Through research on Hōrai rice, a type of rice brought to Taiwan when it was a colony of Japan, Klodiana Millona and Yuan Chun Liu will focus on the rice crop improvements that took place at that time within the entanglement of politics, technological innovation, land improvement, and economics. Deconstructing the image the West tends to have about Taiwan as an abundant and peaceful land, this project continually probes the intrinsic historical correlation between agriculture in Taiwan and powerful nations. The duo plans to conduct work online through doing research at an archive about Meiji-era (1868–1912) foreign policy and speaking with experts. The project is expected to reveal perspectives objectively interpreting present-day agriculture alongside subtly illuminating aspects of farmland and crop development in terms of how governance has historically related to rice and the land. (Director, Ozawa Keisuke)
Photo: Shingo Kanagawa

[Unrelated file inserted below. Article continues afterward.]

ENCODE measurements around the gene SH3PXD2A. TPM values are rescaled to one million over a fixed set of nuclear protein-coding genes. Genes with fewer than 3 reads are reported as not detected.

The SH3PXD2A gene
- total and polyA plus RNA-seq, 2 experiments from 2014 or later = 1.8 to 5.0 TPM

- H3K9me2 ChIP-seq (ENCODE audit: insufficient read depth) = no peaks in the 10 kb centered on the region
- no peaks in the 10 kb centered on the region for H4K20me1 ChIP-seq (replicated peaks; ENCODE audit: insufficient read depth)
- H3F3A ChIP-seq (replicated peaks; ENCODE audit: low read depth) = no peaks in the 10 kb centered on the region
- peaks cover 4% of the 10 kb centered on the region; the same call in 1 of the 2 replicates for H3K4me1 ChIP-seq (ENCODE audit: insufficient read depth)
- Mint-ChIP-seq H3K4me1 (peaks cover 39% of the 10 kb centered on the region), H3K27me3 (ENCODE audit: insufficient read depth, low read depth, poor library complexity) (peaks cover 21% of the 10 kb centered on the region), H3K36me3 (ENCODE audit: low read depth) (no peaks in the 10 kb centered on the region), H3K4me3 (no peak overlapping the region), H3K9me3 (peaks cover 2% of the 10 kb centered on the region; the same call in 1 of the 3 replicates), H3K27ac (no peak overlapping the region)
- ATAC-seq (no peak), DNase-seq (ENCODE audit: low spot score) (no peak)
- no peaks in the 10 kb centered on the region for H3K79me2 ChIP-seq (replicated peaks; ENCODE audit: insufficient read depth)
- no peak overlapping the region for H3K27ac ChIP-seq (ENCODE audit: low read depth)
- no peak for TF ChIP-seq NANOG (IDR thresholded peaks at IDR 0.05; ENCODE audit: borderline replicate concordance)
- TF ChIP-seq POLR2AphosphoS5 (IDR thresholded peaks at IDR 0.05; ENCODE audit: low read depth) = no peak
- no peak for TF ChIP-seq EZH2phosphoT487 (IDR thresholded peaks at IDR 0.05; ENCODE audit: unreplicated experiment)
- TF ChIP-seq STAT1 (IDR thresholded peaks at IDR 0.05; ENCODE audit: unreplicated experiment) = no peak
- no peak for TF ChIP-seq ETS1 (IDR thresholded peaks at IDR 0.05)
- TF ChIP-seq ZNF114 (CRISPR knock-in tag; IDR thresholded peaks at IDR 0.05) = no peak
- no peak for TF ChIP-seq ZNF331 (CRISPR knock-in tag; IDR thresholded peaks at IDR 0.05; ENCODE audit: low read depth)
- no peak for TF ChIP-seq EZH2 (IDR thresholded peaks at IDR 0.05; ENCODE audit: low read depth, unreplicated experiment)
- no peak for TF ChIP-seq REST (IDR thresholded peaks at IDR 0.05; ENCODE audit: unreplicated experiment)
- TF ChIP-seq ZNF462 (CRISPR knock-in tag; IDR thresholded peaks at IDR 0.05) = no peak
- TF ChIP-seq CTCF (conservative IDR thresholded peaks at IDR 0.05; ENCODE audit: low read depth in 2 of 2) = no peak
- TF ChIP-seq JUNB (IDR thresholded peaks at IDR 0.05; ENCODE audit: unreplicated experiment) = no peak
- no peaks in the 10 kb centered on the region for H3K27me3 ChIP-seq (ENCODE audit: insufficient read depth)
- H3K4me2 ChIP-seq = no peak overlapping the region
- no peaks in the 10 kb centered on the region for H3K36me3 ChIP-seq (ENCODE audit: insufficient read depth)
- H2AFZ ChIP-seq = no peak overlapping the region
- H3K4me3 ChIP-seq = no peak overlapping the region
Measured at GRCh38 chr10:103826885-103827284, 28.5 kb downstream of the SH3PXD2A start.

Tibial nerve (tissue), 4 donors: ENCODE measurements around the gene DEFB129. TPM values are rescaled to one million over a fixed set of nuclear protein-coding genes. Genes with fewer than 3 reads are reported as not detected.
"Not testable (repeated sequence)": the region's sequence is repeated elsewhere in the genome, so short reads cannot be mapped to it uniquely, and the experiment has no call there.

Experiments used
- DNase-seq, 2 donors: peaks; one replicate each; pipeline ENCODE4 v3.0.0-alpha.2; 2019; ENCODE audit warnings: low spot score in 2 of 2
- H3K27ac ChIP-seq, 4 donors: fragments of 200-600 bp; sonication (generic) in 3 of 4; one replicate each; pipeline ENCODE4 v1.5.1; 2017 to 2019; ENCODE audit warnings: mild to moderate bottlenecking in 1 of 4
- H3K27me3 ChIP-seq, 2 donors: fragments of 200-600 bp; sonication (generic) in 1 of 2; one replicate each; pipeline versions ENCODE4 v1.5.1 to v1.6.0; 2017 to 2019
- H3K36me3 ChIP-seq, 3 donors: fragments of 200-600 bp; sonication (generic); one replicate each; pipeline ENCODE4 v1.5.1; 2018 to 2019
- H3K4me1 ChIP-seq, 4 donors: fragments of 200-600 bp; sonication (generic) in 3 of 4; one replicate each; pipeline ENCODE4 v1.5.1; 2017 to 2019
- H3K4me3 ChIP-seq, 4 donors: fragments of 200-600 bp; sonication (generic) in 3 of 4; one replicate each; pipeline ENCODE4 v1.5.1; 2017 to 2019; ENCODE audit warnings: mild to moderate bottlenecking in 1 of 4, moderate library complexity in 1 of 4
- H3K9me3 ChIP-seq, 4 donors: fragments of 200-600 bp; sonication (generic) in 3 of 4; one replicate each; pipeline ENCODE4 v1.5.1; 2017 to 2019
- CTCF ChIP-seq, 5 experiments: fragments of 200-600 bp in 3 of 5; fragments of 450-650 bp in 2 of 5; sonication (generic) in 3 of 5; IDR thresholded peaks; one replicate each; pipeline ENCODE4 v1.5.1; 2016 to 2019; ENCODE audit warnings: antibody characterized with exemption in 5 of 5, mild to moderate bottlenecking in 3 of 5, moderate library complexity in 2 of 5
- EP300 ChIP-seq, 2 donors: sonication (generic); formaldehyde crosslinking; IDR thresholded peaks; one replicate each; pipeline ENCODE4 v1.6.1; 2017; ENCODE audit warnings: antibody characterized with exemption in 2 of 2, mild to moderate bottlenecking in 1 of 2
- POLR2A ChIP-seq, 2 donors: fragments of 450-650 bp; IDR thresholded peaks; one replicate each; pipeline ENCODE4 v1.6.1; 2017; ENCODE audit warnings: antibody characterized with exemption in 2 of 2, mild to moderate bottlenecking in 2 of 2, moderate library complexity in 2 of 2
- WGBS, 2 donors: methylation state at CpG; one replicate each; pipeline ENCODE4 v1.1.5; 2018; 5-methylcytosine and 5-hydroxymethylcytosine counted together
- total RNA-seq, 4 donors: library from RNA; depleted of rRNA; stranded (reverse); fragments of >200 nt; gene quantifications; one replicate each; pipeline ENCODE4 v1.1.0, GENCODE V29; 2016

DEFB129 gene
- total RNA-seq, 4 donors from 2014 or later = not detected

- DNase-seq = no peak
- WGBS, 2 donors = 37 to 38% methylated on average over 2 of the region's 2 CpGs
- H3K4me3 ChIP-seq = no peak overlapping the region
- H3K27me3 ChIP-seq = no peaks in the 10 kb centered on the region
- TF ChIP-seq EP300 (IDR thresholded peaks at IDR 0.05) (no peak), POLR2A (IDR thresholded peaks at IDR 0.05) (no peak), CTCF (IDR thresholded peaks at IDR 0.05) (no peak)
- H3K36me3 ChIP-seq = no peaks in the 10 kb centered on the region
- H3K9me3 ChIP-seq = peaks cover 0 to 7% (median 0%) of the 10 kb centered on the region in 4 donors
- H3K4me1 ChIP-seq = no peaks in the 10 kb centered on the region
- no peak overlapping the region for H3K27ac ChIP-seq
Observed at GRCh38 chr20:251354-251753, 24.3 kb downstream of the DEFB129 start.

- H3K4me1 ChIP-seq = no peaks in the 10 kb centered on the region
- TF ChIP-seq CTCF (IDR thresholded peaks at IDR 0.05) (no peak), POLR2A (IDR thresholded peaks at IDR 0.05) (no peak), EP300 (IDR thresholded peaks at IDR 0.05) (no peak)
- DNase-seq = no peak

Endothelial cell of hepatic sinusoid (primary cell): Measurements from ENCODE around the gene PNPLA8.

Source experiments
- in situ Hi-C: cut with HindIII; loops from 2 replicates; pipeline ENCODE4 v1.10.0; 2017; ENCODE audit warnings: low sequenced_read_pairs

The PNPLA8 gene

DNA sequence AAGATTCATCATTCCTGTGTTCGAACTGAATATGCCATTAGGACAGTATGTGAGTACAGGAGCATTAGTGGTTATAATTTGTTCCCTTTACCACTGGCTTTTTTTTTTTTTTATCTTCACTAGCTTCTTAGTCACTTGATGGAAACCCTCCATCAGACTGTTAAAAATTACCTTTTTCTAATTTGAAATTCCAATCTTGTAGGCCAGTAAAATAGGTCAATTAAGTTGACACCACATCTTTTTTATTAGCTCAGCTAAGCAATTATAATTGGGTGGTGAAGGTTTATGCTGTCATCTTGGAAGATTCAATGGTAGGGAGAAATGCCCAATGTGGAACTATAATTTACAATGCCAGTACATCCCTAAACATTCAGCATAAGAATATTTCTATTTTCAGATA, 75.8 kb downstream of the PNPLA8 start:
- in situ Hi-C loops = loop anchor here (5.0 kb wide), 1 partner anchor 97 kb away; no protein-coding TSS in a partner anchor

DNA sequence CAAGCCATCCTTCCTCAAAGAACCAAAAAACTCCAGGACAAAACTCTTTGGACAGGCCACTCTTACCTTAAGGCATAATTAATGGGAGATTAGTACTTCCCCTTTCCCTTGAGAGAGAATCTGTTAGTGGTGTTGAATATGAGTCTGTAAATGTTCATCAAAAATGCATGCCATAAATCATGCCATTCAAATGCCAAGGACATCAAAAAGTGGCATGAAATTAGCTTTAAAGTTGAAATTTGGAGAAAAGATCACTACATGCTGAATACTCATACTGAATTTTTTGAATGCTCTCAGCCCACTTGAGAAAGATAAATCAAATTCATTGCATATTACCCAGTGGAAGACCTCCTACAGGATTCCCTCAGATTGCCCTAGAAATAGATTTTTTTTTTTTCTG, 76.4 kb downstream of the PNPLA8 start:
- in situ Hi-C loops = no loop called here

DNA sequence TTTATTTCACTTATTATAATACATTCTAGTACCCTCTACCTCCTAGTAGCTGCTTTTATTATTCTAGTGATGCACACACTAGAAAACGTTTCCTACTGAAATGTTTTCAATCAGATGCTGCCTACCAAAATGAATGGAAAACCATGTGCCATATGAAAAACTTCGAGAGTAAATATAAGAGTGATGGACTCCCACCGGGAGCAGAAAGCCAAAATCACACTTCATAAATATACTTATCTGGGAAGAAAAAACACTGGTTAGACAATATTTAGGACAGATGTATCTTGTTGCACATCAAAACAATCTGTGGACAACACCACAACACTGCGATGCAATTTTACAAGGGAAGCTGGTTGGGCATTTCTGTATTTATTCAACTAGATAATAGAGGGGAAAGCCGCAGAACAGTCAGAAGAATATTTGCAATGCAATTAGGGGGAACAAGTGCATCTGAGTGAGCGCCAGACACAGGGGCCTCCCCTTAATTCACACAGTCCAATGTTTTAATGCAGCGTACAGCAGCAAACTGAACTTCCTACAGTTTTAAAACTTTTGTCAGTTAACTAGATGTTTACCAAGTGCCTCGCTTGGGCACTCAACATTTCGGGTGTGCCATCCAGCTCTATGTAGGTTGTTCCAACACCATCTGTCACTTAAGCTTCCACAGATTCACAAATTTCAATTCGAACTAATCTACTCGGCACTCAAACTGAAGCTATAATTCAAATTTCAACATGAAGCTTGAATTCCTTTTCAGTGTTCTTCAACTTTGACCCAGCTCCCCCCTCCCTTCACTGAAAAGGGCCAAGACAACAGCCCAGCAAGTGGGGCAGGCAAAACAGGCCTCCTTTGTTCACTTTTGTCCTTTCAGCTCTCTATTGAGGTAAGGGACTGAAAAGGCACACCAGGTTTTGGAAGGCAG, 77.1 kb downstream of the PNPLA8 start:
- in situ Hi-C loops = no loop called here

OLTA is a group of six artists formed in Tokyo in 2009. Its practice to date has focused on collective acts within particular communities like games and festivals, and the communication that unfolds there, which it has reconfigured and re- enacted in such works as Hyper Popular Art Stand Play and TRANSMISSION PANG PANG. Its recent work Cultivate House saw the group undertake cultivation and production at a mobile home built on untilled land. OLTA’s practice disrupts the foundations of various communities, and brings out the ideas, customs, language, and lifestyles that underpin these.
Participating in a composting workshop with the soil ecologist Nobuhiro Kaneko in Fukushima